Google Reportedly To Launch Ad Blocker For Chrome

Google Chrome Android app

The ad blocker would be part of the Google Chrome Browser, which is the most popular browser in the U.S. according to a January report from the federal government's Digital Analytics Program.

While Google does rely on online advertising revenue, it's said that the company wants to get ahead of third-party ad-blockers. Today Chrome covers over 50 percent of the browsing market, according to Net Market Share, and Google would kill its income if it started blocking Google ads.

Google experimented with generating income without showing display and banner ads on publisher sites in the United States.

The report says "people familiar with the plans" describe the move as a "defensive" one. This could be seen as an attempt to coerce website operators to only run Google's AdSense ads, which are guaranteed not to run afoul of Google's blocking policies. If it does, though, the ad-blocker will look at the types of advertisements a website is delivering and judge whether they meet an acceptable standard. Ad formats for the mobile Web, for example, fall "beneath the initial Better Ads Standard: pop-up ads, prestitial ads, ads with density greater than 30%, flashing animated ads, auto-play video ads with sound, poststitial ads with countdown, full-screen scrollover ads, and large sticky ads". Running its own ad-blocking program might shut out, or at least reduce, the fees the company pays to third parties like Adblock Plus. Already browsers like Opera come with an ad blocker pre-installed.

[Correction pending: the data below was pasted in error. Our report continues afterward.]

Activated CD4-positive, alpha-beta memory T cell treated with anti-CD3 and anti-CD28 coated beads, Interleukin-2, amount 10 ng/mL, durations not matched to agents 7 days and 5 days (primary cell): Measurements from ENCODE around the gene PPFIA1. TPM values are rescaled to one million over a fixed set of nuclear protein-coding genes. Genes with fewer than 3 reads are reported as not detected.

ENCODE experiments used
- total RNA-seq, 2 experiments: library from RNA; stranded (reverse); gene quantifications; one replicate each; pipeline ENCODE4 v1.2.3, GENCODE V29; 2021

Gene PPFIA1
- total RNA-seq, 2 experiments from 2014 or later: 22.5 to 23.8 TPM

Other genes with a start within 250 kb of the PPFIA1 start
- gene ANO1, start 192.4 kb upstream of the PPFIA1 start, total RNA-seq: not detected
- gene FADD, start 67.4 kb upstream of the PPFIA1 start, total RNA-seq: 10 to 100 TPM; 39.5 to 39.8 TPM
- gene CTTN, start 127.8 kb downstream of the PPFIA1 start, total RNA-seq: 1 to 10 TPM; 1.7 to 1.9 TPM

Filtering would be based on standards created by an organization called the Coalition for Better Ads, which happens to count Google and Facebook as members.

If Google were to go with a single-ad-blocking feature rather than something that blocks all the ads on a website, it could prove to be a successful compromise between all-ads and no-ads.

An expanded version of this report appears on WSJ.com.

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